You have until Friday to hear Guardian editor Alan Rusbridger talk about how the web is challenging newspapers on Radio 4's the Message.

Some form of Craiglist-style disaggregated advertising will present a 'very severe challenge' to newspaper business models in the UK, he says.

"Just as Craig Newmark is trying to disaggregate editorial from advertising, there are thousands of people out there who are trying to dismember a newspaper and are providing very rich, deep sites," he told Steve Hewlett.

"A newspaper is a mile wide and an inch deep - these sites are an inch wide and a mile deep. Newspapers can either bitterly resent this and say 'that's not what we do', or say 'this is an interesting, different way of doing business so we will adapt what we do'."

He also described US celebrity blog the Huffington Post - cited as an influence for the paper's new 'Comment is free' project - as the 'new place where all the liberal debate has energy and focus'.

Listen to the full interview.

• Equally worth your time is Lisa Mullins' recent interview with Rebecca MacKinnon on the WGBH show Thinking Big.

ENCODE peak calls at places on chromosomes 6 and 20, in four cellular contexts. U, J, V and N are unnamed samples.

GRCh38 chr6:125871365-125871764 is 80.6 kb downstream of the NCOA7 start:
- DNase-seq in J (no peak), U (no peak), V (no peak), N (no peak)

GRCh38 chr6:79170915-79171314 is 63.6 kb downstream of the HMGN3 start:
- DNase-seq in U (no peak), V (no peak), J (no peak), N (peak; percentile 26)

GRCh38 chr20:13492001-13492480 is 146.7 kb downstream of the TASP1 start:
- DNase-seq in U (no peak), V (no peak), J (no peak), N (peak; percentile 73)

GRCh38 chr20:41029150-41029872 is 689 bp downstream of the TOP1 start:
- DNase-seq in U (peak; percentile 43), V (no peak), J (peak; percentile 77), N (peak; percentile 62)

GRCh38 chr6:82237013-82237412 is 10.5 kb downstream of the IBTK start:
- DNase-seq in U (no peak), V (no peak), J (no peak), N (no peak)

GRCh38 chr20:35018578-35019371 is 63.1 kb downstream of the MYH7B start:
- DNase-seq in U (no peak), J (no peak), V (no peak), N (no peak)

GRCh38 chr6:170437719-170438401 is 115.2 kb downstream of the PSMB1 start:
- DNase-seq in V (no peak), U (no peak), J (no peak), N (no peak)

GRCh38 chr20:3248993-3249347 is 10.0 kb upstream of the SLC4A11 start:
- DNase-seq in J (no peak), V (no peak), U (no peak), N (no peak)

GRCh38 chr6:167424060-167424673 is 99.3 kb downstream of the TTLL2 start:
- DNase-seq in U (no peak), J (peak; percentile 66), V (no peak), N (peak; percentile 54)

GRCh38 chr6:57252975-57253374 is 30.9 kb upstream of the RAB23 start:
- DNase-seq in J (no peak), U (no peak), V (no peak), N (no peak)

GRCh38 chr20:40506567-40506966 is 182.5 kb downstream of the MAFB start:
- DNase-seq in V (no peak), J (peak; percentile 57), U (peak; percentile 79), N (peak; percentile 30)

Rebecca quite expertly explains how blog credibility is evaluated by readers, why she left broadcasting for blogging and why it is the most exciting development since sliced newspapers, or something. Worth your lunch break anyway.

Watch the full interview.

• Finally, the New York Times' first public editor Daniel Okrent spoke yesterday at Williams College in Massachusetts. He said that the mainstream media will be 'beaten by blogs' unless it can live up to its own standards of accuracy and thoroughness and protect its brands. Beaten how exactly? There is an intriguing write-up on the charmingly titled Media Giraffe project.

Listen to the speech.

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